Few Tax Reforms Expected from Candidates

By Lewis, Constance | THE JOURNAL RECORD, August 19, 1988 | Go to article overview

Few Tax Reforms Expected from Candidates


Lewis, Constance, THE JOURNAL RECORD


For the real estate industry, beset with tax law changes, uncertainties of interest rates and high vacancy rates - problems which have only been compounded in the oil depressed regions of the Southwest - only one thing is certain:

There will be no additional tax law changes until after the presidential election in November.

"But what can we expect after a new president is elected?" questions James B. Werle, a tax and development specialist with the international accounting firm of Arthur Young & Co., which has an Oklahoma City office.

Examining the party planks of George Bush and Michael Dukakis, Werle sees no push for tax reforms or incentives that will help the real estate industry. But both candidates "appear to have indicated at least moderate support for real estate's `social credits' - low-income housing and historic rehabilitation credits," he said.

"In order to initiate new programs or incentives, something else will necessarily have to be taken away," he said, explaining that the candidates, whose chief concern is balancing the budget, are hard put to advocate tax reform measures that would require some form of governmental support.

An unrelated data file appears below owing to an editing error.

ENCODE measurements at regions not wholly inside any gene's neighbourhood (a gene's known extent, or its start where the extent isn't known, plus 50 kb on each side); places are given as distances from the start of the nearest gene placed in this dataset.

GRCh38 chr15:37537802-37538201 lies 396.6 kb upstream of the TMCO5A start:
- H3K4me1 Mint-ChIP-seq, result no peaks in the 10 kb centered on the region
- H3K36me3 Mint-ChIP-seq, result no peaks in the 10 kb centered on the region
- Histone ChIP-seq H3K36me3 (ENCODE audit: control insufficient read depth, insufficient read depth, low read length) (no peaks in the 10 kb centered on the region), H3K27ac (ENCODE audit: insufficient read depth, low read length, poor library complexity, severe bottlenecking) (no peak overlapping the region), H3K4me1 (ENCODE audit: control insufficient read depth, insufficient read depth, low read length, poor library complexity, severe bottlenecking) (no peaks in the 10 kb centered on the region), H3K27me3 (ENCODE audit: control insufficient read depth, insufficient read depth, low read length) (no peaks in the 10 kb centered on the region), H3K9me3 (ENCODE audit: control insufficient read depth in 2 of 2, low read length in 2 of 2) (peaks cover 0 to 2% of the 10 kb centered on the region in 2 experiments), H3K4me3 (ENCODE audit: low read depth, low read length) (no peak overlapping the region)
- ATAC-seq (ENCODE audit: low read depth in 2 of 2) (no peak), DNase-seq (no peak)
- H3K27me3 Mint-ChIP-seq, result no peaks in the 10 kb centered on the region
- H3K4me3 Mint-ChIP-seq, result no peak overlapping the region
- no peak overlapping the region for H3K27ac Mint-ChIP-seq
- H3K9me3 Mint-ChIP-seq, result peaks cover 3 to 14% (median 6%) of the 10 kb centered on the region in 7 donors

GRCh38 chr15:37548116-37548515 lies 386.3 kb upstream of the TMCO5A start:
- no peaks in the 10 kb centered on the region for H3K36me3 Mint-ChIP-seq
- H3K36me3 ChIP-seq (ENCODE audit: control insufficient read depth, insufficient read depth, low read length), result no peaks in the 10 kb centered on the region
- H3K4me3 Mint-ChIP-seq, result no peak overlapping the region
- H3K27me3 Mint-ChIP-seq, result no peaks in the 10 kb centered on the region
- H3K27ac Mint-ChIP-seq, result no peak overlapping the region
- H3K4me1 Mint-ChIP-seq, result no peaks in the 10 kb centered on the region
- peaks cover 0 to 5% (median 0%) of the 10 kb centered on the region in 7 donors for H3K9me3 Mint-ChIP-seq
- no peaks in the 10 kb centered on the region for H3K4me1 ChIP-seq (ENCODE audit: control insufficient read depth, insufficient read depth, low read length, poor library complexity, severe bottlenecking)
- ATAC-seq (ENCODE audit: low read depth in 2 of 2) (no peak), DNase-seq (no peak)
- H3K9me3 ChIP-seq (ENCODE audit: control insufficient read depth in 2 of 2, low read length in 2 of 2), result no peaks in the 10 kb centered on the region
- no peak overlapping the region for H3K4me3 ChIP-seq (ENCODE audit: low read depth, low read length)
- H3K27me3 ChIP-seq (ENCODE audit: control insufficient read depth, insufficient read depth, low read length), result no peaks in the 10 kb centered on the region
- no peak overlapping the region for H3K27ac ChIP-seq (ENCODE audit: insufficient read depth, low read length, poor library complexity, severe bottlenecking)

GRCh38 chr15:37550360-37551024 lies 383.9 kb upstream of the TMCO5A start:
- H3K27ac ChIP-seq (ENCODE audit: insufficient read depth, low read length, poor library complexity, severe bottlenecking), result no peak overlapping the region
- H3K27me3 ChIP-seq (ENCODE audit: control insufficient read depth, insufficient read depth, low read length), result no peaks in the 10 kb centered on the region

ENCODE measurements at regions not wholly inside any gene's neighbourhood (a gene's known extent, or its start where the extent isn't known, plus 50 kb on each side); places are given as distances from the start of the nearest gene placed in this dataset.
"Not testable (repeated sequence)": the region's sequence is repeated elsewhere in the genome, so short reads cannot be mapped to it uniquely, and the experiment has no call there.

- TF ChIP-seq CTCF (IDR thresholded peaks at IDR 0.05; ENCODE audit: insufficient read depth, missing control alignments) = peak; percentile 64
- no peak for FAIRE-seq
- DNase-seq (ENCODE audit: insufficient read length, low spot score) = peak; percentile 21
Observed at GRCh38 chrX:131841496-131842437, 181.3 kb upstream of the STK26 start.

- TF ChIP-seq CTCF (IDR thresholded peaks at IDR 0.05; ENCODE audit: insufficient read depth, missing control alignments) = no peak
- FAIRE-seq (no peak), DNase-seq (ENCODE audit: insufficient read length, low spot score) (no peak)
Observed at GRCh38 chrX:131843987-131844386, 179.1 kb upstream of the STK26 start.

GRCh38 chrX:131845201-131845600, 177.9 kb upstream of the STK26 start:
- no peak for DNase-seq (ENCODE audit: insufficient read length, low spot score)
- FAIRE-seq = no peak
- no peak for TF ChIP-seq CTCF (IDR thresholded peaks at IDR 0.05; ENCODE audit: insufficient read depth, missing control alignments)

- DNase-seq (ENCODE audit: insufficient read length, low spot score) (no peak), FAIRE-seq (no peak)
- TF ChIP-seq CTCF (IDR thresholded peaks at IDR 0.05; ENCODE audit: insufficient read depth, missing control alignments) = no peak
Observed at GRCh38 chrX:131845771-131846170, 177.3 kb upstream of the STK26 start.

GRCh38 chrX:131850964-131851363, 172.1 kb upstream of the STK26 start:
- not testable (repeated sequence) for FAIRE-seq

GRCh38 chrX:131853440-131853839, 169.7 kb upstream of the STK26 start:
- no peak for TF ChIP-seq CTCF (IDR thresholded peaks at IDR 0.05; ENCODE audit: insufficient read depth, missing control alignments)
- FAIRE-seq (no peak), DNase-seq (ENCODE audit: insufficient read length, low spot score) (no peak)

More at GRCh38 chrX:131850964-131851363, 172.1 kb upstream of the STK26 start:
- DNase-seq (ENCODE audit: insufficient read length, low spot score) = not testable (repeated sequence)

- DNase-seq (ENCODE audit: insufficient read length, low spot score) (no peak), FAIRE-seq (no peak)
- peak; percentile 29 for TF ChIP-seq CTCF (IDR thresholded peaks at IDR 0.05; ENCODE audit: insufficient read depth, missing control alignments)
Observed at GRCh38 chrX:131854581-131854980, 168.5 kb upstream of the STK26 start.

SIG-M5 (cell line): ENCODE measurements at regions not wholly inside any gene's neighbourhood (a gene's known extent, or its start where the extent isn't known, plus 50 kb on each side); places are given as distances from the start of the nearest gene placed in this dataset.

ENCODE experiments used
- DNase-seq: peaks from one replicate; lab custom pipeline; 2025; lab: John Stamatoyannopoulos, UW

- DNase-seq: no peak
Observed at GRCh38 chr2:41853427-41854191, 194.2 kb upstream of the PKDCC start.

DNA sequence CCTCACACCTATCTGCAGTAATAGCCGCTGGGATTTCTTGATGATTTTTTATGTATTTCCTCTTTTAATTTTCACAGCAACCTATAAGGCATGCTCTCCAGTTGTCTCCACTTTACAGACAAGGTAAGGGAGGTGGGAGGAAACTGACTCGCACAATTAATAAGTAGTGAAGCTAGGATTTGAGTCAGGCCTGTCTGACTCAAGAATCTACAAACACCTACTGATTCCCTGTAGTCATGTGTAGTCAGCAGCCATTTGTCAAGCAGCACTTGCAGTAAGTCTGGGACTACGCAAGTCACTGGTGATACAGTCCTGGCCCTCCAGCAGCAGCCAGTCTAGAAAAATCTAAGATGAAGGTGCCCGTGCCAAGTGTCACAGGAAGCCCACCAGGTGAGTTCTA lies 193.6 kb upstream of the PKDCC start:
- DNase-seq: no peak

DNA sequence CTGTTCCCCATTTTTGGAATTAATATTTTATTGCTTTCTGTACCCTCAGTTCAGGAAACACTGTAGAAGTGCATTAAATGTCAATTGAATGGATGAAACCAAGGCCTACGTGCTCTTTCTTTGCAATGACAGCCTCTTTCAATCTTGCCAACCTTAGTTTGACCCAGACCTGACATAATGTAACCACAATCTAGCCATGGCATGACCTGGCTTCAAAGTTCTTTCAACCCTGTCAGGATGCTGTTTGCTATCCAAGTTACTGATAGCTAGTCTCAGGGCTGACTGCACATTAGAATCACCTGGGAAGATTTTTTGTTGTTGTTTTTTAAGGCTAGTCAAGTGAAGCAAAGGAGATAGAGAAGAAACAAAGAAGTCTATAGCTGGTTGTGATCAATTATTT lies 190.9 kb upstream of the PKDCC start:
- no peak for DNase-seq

The concern for low-cost, adequate housing and historic rehabilitation credits is a response to public pressure, he said.

Dukakis has selected "affordability of quality housing" as a plank in his party's platform, indicating he would redirect defense spending to fund programs, said Werle.

"Dukakis looks to the success of his home state in combining the efforts of developers, trade unions and other members of the private sector in programs with local government as a means of succeeding in achieving this goal," he said.

But while the availability of low income housing is one of Bush's platform planks, he has "not said word one" as to how he would accomplish that aim, Werle said from Arthur Young's Florida offices during a telephone interview on the second day of the Republican convention.

"Bush has mentioned nothing in the way of affirmative action (he would take)," Werle added. "So, I think we can expect his posture to reflect the status quo of the Reagan administration."

Werle, himself a Republican, said he nevertheless saw the party using "mom and apple pie" rhetoric and not attacking the specifics of many issues, including real estate.

However, in crediting Dukakis with a concern for the rising cost of constructing new homes, increases in rental rates and the building industry's emphasis on "upper end luxury" homes in the majority of states, Werle also pointed out that Dukakis is not making promises he can't keep.

"Dukakis has learned from prior gubernatorial races that promises are hard to keep and, therefore, is making few," said Werle. "His programs are moderate and do not commit to increased taxes or large spending programs."

Citing the possibilities that could occur if Dukakis enters the White House, Werle said, "look to incentive programs for the lower end of the residential real estate market (both multi-family and single family) and status quo for the remainder of the market."

In the telephone interview, Werle also predicted that the influence of Jesse Jackson will weigh heavily in low income housing since that is one of "visionary" Jackson's favorite issues, and the Democrats "will make concessions to him" in lieu of not nominating him to the vice presidenial candidacy.

"If Bush is elected," Werle said, "expect him to pick up on Reagan's recent statement that he wants to see a reduced capital gains rate.